Were I to say that self published authors don’t have the discipline yet of learning how to respond to criticism compared to agented authors, I would get hate mail.  Not all self-published authors are the same just as not all agented authors are the same. Still, you can’t deny that regardless of your authorly status, the very fact that book lovers are now connected to one another on an unprecedented scale, well … you might want to keep your trap shut if you see a review that makes you want to take leave of your senses.

Very simply, you’re going to get called on it. Fast. Super fast. At the speed of an electronic virus even. In fact, your bad behavior will … go … viral. And really, what kind of virus has a happy ending? In short, no good can come from commenting on a bad review. Hell, I get bad reviews all the time. Do they bug me? Sure – nobody likes criticism. But I’m not insane enough to declare thermonuclear cyber-war on a blogger who wrote what I perceived to be an asshole-ish review of my book.

You have to step back – I know it’s hard, but you really must do it. You don’t have a choice, dear authors. You will get steamrolled if you don’t. And, see … once you dip your toes into a tepid tub of bad author behavior, you can’t undo it. In fact, attempts to undo the damage can go viral in their own right and an Interweb story that might have had a life span of a couple of days begins to take on a life of its own for weeks on end.

Good reviews are a vanity issue for authors. Bad reviews are too, and you know what they say about vanity, right? The true test of whether or not your book sucks ass is the question of sales.  That’s the ultimate decision maker in all of this, right? If you sell a jillion copies of a book that has been universally panned on Goodreads, who really gives a rat’s ass if Kirkus or a blogger thinks your book blows on an epic scale?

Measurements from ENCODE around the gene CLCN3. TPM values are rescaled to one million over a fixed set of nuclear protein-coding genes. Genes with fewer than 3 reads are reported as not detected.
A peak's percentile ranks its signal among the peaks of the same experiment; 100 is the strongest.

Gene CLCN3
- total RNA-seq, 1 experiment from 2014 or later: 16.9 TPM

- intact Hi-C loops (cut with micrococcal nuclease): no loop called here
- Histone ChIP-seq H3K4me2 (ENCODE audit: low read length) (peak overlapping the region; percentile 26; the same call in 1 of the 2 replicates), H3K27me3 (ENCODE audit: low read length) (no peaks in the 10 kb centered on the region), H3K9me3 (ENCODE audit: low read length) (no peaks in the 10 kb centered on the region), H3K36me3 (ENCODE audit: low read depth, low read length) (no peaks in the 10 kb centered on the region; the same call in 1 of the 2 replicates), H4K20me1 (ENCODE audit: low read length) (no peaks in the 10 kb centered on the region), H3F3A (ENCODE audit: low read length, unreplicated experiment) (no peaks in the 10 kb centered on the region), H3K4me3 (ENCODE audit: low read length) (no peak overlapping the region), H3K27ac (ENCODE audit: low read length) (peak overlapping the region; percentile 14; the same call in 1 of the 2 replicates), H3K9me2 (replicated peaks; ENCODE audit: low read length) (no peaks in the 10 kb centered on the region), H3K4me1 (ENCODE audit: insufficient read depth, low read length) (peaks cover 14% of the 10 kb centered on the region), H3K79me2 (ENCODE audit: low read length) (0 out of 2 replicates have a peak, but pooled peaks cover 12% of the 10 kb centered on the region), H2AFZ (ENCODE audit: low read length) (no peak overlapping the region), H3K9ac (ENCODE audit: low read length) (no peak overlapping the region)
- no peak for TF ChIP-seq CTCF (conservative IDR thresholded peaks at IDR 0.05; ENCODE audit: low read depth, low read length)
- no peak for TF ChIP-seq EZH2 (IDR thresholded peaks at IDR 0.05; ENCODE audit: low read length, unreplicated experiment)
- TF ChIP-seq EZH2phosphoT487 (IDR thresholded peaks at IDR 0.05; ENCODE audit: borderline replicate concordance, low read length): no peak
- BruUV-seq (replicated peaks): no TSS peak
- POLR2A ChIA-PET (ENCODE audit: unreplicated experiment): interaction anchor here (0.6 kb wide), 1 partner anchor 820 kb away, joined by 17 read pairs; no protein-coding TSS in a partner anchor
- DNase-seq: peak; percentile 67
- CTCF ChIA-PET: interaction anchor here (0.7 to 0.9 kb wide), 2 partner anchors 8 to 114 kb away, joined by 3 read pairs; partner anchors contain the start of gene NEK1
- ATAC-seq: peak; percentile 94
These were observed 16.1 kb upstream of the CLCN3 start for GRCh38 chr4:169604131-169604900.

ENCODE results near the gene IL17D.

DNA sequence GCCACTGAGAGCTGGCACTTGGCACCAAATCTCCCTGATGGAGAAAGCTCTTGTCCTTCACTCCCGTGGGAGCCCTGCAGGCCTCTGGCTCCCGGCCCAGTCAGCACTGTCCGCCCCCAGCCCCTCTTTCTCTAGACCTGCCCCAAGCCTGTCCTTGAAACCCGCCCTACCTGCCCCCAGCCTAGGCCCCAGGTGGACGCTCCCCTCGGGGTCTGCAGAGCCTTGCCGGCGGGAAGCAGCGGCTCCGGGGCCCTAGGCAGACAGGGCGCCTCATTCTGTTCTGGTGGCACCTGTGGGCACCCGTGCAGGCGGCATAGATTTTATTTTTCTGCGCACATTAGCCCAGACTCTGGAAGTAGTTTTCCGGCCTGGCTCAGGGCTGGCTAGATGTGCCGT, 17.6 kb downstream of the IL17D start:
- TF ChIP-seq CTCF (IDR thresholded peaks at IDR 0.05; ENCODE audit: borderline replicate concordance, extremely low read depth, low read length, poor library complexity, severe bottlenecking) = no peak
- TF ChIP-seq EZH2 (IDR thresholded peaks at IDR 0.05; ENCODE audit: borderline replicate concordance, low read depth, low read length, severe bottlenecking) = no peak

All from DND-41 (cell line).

Unfortunately, I’m a bit of a pessimist about these things and because of this, I wouldn’t at all be surprised if we see a website or blog devoted exclusively to reviewing the reviews. Why? Because review-related controversy has taken a life of its own – it’s only a matter of time until someone is reviewing the reviews. It might be a disgruntled author or possibly a sociology student who might wish to conduct an experiment. Hell, it might be the hacker group Anonymous for all I know.

We’re in strange new territory now. 2012 was just the start of the weirdness and I think it’s going to get weirder and weirder still. Just you wait.

In the meantime, if you’re an author – feel free to post this little jpeg below to your website if you think authors could be doing a better job of keeping their tempers in check. Reviewers are not the enemy!

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2 thoughts on “Strange, new territory

  1. sharons

    heehee love the button. you are right. there was an explosion of self pub books that never went through the very rough and rigorous editing process, and people who pay for books don’t want to get duped into buying sub par writing. writing is not easy, and I am sorry but not everyone can do it and having your work judged is part of the job. reviewers don’t have to be so mean, but when our kids have to deal with them we tell them to ignore them…